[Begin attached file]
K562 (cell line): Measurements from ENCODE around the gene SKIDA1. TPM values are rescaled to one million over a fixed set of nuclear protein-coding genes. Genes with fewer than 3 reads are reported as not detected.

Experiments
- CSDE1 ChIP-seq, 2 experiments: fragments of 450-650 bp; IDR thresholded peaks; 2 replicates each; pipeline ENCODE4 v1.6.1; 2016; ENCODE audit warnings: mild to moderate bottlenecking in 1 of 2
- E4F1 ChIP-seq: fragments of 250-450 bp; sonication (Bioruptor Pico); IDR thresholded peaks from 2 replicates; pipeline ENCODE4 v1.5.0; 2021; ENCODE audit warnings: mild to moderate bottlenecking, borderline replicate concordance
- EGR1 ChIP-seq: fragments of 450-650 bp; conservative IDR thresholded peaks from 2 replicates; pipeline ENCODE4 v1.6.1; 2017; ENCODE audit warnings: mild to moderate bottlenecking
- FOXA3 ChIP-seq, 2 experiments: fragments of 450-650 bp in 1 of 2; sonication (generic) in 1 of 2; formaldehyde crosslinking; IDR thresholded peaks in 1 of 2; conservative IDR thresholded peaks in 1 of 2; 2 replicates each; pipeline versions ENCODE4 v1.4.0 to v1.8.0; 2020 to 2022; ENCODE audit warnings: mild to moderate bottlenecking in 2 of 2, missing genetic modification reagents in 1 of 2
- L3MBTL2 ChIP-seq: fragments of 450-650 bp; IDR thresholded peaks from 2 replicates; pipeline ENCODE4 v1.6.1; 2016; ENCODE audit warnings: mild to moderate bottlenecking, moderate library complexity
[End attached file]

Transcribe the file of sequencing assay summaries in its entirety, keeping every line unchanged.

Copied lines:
K562 (cell line): Measurements from ENCODE around the gene SKIDA1. TPM values are rescaled to one million over a fixed set of nuclear protein-coding genes. Genes with fewer than 3 reads are reported as not detected.

Experiments
- CSDE1 ChIP-seq, 2 experiments: fragments of 450-650 bp; IDR thresholded peaks; 2 replicates each; pipeline ENCODE4 v1.6.1; 2016; ENCODE audit warnings: mild to moderate bottlenecking in 1 of 2
- E4F1 ChIP-seq: fragments of 250-450 bp; sonication (Bioruptor Pico); IDR thresholded peaks from 2 replicates; pipeline ENCODE4 v1.5.0; 2021; ENCODE audit warnings: mild to moderate bottlenecking, borderline replicate concordance
- EGR1 ChIP-seq: fragments of 450-650 bp; conservative IDR thresholded peaks from 2 replicates; pipeline ENCODE4 v1.6.1; 2017; ENCODE audit warnings: mild to moderate bottlenecking
- FOXA3 ChIP-seq, 2 experiments: fragments of 450-650 bp in 1 of 2; sonication (generic) in 1 of 2; formaldehyde crosslinking; IDR thresholded peaks in 1 of 2; conservative IDR thresholded peaks in 1 of 2; 2 replicates each; pipeline versions ENCODE4 v1.4.0 to v1.8.0; 2020 to 2022; ENCODE audit warnings: mild to moderate bottlenecking in 2 of 2, missing genetic modification reagents in 1 of 2
- L3MBTL2 ChIP-seq: fragments of 450-650 bp; IDR thresholded peaks from 2 replicates; pipeline ENCODE4 v1.6.1; 2016; ENCODE audit warnings: mild to moderate bottlenecking, moderate library complexity